Combustible Dust

OSHA HAS ADDED PYROPHORIC GASES, SIMPLE ASPHYXIANTS AND COMBUSTIBLE DUST TO THE DEFINITION OF "HAZARDOUS CHEMICAL".
OSHA HAS ALSO ADDED DEFINITIONS TO THE REVISED HCS FOR PYROPHORIC GASES AND SIMPLE ASPHYXIANTS, AND PROVIDED GUIDANCE ON HOW TO DEFINE COMBUSTIBLE DUST FOR THE PURPOSES OF COMPLYING WITH THE HCS.


The definition of "hazardous chemical"

Acute Oral Toxicity

PICTOGRAM: A SYMBOL PLUS OTHER GRAPHIC ELEMENTS, SUCH AS A BORDER, BACKGROUND PATTERN, OR COLOR THAT IS INTENDED TO CONVEY SPECIFIC INFORMATION ABOUT THE HAZARDS OF A CHEMICAL. EACH PICTOGRAM CONSISTS OF A DIFFERENT SYMBOL ON A WHITE BACKGROUND WITHIN A RED SQUARE FRAME SET ON A POINT (I.E. A RED DIAMOND). THERE ARE NINE PICTOGRAMS UNDER THE GHS. HOWEVER, ONLY EIGHT PICTOGRAMS ARE REQUIRED UNDER THE HCS (OSHA).
SIGNAL WORDS: A SINGLE WORD USED TO INDICATE THE RELATIVE LEVEL OF SEVERITY OF HAZARD AND ALERT THE READER TO A POTENTIAL HAZARD ON THE LABEL. THE SIGNAL WORDS USED ARE "DANGER" AND "WARNING." "DANGER" IS USED FOR THE MORE SEVERE HAZARDS, WHILE "WARNING" IS USED FOR LESS SEVERE HAZARDS.

Labeling Changes

Confidential business information (CBI) will not be harmonized under the GHS.
National and International authorities should establish appropriate mechanisms for CBI protection.
The GHS established CBI principles which include:
CBI provisions should not compromise the health and safety of users
CBI claims should be limited to the names of chemicals and their concentrations in mixtures
Mechanisms should be established for disclosure in emergency and non-emergency situations

Trade Secret Ingredients and Proprietary Information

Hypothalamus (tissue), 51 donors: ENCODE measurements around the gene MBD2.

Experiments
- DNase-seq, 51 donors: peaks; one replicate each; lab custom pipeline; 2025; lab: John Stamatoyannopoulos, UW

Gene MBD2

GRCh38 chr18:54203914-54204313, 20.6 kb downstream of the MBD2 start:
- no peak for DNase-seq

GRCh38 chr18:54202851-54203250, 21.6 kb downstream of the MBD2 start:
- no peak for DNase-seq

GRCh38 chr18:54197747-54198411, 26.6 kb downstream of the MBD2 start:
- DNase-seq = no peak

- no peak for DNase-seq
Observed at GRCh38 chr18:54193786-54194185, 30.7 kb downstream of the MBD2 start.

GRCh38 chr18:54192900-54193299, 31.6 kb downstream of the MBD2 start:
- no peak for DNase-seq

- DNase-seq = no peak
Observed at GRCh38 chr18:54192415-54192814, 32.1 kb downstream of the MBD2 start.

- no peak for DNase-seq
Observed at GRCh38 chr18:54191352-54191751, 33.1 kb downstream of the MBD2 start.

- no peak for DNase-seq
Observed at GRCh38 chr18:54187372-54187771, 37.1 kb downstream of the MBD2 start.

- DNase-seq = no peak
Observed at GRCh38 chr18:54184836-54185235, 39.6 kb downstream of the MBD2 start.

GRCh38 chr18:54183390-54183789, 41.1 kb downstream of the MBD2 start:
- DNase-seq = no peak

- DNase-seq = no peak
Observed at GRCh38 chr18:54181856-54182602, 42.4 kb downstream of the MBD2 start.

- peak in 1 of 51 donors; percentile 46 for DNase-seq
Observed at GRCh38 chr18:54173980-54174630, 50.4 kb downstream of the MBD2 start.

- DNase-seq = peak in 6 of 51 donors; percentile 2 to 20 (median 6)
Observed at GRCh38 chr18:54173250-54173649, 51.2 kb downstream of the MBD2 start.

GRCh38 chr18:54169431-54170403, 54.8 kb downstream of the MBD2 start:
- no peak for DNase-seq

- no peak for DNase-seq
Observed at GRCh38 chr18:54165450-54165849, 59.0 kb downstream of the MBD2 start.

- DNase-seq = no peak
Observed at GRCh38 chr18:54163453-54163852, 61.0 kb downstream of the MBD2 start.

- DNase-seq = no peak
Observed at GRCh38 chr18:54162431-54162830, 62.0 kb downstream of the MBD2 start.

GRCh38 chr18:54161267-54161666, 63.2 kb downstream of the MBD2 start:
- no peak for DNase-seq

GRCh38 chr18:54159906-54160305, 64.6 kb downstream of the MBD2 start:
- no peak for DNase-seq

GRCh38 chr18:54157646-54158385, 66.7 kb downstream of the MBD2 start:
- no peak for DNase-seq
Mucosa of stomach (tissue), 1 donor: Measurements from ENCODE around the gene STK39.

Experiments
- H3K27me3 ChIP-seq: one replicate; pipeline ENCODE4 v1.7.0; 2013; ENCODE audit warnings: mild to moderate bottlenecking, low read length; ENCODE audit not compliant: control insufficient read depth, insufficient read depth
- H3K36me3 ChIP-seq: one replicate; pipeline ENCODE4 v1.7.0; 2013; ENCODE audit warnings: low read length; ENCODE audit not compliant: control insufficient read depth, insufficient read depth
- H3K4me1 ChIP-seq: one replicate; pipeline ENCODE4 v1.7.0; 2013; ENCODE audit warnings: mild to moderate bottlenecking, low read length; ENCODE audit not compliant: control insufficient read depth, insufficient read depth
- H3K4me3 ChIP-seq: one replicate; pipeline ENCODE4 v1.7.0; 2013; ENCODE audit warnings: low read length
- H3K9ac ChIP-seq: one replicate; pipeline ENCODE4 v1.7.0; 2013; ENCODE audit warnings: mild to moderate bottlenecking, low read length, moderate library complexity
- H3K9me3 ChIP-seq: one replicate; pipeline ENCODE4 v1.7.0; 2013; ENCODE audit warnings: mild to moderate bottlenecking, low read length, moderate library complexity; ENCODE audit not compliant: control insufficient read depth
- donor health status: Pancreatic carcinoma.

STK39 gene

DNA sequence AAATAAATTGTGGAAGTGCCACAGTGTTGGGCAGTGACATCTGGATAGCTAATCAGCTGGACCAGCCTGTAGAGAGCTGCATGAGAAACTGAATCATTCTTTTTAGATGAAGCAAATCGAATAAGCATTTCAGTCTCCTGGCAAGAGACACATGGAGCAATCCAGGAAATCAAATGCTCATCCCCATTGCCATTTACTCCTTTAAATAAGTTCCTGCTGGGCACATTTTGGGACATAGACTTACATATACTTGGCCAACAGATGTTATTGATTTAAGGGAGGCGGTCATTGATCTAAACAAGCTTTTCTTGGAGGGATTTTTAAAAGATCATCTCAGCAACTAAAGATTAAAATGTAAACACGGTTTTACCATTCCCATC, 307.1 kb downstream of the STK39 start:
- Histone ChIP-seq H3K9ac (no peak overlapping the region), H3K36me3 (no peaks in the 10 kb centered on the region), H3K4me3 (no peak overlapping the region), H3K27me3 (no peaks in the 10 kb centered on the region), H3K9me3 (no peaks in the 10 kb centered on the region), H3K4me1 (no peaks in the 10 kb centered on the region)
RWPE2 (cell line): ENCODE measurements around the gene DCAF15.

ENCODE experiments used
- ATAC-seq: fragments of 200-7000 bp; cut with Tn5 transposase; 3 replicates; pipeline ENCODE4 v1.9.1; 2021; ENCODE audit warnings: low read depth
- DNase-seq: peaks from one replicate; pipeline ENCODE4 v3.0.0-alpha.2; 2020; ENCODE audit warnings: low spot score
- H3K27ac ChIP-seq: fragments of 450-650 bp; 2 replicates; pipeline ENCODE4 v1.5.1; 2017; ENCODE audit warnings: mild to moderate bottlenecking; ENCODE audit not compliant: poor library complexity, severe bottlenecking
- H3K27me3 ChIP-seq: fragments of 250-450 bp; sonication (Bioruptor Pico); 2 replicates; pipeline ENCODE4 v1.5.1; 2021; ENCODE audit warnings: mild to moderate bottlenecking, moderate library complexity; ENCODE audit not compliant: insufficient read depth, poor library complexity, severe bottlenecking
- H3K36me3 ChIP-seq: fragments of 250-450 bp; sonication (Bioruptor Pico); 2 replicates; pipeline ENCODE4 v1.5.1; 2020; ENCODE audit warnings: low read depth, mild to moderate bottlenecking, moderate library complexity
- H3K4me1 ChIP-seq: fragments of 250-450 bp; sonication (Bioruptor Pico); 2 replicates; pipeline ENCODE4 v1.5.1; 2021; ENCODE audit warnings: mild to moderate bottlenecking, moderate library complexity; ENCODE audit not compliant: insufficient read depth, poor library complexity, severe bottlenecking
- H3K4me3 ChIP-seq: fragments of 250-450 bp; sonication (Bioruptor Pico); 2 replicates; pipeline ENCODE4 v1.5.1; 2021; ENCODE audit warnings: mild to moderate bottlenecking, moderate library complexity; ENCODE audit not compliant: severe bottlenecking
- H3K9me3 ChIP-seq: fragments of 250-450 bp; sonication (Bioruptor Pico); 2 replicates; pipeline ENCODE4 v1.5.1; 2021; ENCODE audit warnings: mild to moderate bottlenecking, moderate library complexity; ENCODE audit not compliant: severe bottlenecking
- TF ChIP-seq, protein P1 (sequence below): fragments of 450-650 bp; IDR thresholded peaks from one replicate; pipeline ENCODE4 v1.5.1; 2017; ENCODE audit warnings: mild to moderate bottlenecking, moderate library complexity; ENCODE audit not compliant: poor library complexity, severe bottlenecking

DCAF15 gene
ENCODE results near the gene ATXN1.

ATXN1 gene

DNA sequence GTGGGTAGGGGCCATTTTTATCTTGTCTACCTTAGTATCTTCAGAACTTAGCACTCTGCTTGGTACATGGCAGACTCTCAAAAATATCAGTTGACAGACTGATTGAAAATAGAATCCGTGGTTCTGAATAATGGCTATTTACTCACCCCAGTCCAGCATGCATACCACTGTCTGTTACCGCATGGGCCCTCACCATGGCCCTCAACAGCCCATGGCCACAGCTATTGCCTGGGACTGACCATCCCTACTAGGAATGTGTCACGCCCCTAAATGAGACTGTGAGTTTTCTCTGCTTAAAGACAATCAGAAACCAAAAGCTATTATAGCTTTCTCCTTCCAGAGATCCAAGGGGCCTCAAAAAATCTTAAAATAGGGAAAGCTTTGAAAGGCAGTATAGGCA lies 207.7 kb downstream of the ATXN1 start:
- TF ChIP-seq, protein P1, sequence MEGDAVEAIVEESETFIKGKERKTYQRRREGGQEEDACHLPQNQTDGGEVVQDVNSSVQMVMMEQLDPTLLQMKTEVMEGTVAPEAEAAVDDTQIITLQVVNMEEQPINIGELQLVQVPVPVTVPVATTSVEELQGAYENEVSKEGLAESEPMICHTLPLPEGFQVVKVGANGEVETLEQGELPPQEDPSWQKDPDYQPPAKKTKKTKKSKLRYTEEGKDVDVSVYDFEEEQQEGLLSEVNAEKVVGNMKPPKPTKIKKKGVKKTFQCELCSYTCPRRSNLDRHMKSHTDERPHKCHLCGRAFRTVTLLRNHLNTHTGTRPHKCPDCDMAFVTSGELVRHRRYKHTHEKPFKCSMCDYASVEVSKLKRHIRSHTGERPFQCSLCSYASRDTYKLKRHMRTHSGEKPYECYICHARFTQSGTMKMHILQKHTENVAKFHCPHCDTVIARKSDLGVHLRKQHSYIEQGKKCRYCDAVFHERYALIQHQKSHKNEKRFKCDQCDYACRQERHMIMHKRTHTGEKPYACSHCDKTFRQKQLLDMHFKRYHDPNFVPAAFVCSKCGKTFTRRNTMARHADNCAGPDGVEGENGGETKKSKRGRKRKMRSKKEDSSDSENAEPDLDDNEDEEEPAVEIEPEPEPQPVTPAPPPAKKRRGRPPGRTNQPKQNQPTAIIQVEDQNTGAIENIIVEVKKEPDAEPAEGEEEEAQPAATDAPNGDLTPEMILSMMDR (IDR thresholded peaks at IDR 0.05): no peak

Since the United Nations revises the GHS every two years, OSHA will manage and communicate regular and frequent changes to the Hazard Communication Standard.
Which means that any changes may be adopted on a two year cycle.
Presently most of the recent updates have been clarification of text. OSHA anticipates that future updates of the Hazard Communication Standard (HCS) may be necessary and can be done through various rulemaking options, including:
Technical updates for minor terminology changes,
Direct Final Rules for text clarification, and
Notice and Comment rulemaking for more substantive or controversial updates such as additional criteria or changes in health or safety hazard classes or categories.

Updates to GHS

MAY BE CONTINUOUSLY UPDATED WITH OLDER SDS’S DESTROYED OR THROWN OUT
RECOMMENDED TO BE PART OF AN ON-GOING HEALTH AND SAFETY PROGRAM AT ESTABLISHMENT
REFERRED TO DURING AN EMERGENCY

Access and filing of SDS

Various sections of the new SDS affecting food and agricultural products.

Carcinogenic chemicals and/or food
Chemicals and/or food containing lead, asbestos, etc...
Radiologic Ingredients or food items
May include information on preparation and revision of earlier SDS or errata information as manufacturer may deem necessary or vital

16. Other information

UN Number.

UN Proper shipping name.

Transport Hazard class and/or classes.

Packing group, (if applicable).

Marine pollutant (Yes/No).

Special precautions which a user needs to be aware of or needs to comply with in connection with transport or conveyance either within or outside their premises.

14. Transport Information

Description of waste residues and information on their safe handling and methods of disposal, including the disposal of any contaminated packaging.

13. Disposal Consideration

Concise but complete and comprehensible description of the various toxicological (health) effects and the available data used to identify those effects, including:
Information on the likely routes of exposure (inhalation, ingestion, skin and eye contact);